Sepsis is a potentially life-threatening condition caused by the body's response to an infection. The body normally releases chemicals into the bloodstream to fight an infection. Sepsis occurs when the body's response to these chemicals is out of balance, triggering changes that can damage multiple organ systems.
If sepsis progresses to septic shock, blood pressure drops dramatically. This may lead to death.
Sepsis is caused by infection and can happen to anyone. Sepsis is most common and most dangerous in:
- Older adults
- Pregnant women
- Children younger than 1
- People who have chronic conditions, such as diabetes, kidney or lung disease, or cancer
- People who have weakened immune systems
Early treatment of sepsis, usually with antibiotics and large amounts of intravenous fluids, improves chances for survival.
It also describes the causes of that illness:
While any type of infection — bacterial, viral or fungal — can lead to sepsis, the most likely varieties include:
- Infection of the digestive system (which includes organs such as the stomach and colon)
- Infection of the kidney, bladder and other parts of the urinary system
- Bloodstream infection (bacteremia)
There's no indication in any of the press reports that I have read that would indicate that Caal contracted sepsis in Border Patrol custody, so it is safe to presume that she was suffering from sepsis at the time she was apprehended. This raises the question of how long it took her to get to Antelope Wells, and how she got there.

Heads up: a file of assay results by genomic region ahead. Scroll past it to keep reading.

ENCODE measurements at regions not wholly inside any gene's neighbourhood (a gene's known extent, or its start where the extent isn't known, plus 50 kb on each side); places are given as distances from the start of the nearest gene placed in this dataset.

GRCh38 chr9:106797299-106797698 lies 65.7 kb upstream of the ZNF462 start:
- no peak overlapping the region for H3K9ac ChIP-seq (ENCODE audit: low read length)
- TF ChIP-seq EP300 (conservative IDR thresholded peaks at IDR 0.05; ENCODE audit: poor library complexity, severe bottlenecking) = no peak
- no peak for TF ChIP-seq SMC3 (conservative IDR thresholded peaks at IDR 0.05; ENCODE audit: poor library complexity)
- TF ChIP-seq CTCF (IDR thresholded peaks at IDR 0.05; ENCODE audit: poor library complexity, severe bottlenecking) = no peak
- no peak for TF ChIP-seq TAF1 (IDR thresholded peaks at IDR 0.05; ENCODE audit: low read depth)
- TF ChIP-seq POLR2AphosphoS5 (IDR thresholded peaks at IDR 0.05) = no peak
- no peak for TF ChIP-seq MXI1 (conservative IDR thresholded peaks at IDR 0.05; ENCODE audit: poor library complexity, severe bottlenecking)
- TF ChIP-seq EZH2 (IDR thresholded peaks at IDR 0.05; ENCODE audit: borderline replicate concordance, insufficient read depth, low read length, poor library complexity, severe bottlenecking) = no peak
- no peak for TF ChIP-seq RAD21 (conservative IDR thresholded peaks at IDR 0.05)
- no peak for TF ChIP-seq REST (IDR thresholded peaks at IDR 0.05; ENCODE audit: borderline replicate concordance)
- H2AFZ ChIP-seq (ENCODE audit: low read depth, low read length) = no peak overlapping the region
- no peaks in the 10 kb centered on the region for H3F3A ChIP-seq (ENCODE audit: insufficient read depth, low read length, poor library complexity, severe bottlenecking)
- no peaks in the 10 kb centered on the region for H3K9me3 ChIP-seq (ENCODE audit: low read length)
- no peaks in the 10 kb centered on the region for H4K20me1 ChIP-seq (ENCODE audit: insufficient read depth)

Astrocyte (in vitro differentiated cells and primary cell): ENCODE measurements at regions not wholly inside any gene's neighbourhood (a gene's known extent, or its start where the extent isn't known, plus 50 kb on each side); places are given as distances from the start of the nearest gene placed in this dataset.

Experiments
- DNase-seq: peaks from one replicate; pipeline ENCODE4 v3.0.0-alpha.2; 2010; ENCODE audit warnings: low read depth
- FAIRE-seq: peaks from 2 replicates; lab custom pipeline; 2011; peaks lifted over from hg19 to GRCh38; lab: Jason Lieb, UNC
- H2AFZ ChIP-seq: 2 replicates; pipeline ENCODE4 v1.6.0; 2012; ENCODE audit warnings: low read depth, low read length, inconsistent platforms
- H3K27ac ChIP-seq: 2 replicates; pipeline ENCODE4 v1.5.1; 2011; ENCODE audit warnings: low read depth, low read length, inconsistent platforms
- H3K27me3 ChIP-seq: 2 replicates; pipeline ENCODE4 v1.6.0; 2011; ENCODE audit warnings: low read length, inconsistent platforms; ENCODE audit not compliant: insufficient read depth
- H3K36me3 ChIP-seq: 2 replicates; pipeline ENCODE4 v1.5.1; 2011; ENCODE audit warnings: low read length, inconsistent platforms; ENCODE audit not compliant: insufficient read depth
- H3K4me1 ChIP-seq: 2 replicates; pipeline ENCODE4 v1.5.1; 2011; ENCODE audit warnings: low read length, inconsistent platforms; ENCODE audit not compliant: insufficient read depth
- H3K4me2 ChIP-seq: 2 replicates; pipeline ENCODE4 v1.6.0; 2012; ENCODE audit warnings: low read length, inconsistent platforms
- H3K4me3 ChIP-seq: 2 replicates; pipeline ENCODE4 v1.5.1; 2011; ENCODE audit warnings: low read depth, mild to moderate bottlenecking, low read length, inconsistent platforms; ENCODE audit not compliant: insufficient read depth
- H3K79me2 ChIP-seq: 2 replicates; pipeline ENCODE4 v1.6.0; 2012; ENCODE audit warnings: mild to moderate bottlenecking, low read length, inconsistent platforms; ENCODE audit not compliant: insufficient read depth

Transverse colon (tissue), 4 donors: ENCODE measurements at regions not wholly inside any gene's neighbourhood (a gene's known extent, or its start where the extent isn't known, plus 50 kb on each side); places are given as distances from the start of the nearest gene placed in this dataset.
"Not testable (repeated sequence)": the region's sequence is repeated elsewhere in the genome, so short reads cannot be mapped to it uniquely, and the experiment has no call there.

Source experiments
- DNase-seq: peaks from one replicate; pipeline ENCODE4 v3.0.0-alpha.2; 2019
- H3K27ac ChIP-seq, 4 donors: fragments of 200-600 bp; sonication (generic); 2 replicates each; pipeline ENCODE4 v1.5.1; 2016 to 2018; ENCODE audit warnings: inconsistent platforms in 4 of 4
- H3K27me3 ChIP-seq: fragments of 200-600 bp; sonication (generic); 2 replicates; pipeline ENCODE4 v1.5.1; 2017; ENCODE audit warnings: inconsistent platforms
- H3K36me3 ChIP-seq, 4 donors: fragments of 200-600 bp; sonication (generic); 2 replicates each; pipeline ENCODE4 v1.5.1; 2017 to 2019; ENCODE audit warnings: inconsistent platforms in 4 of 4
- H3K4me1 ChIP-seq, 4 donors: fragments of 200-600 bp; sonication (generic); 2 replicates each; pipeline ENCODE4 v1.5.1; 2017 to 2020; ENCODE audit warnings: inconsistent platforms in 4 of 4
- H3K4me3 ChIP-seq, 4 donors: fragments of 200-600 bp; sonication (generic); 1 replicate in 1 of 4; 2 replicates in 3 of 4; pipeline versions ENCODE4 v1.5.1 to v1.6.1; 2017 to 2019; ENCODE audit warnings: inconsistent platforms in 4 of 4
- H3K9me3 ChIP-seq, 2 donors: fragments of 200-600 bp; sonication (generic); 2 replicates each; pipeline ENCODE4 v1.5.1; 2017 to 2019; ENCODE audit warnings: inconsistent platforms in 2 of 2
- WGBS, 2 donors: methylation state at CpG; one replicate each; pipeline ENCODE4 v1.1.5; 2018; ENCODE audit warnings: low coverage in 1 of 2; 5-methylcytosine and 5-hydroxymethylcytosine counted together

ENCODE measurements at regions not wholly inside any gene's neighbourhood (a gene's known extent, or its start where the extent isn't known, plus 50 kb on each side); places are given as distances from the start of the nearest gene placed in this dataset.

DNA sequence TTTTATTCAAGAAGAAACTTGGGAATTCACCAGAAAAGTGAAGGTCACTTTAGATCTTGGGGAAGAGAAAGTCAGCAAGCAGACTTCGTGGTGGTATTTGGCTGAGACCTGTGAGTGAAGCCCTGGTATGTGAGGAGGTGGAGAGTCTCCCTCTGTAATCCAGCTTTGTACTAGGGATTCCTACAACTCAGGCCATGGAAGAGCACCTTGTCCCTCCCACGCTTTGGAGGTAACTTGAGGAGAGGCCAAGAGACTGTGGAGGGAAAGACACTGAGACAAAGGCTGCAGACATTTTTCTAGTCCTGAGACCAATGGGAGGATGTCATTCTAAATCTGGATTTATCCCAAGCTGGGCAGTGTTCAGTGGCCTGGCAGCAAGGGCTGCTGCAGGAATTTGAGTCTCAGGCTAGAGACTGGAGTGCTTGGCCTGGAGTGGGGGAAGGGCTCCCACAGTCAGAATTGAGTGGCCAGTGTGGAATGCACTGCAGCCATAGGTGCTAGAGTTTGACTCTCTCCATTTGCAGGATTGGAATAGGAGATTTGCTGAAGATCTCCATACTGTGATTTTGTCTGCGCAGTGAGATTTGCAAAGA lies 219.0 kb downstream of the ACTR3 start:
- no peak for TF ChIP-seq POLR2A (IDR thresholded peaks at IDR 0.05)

It is been more than a dozen years since I was in Antelope Wells, but it does not appear that much has changed there, except for what the New Mexico Border Authority describes as its property just northeast of the port, and a New Mexico Motor Transportation Division and USDOT site just before the commercial road merges into the Pete Domenici Highway. It is possible, however, that that map is in error, because it describes the port as the "Santa Teresa Port of Entry", which is a different facility altogether.
I went as part of a congressional staff delegation, and we flew in on Blackhawk helicopters that landed in the middle of the "road" just north of the port. We were there for hours, but nobody ever had to move the helicopters because there was no traffic at all. This being the United States, however, there was a modern port of entry there, not as large as some, but larger than you would expect given the traffic volume.
As Wikipedia describes it:
The port was established by Ulysses S. Grant in 1872 and has been staffed since 1928. In 1981 the community had a population of 2, living in trailers behind the customs station, and averaged three people entering per day. In 2005 just 93 pedestrians crossed over the border in the community, which consisted of just four buildings: the port of entry building, two houses and a trailer. Including domestic and international travelers, fewer than 500 buses and privately owned vehicles pass through the community each month, though traffic has been increasing as of 2006 with more international shuttle van service. Despite its low usage, there is no move to close the port, which is the only port between Douglas, Arizona, and Columbus, New Mexico, and provides the most direct route from the United States to the Sierra Madre Occidental.
A separate "Antelope Wells Port of Entry" Wikipedia page has some more updated information: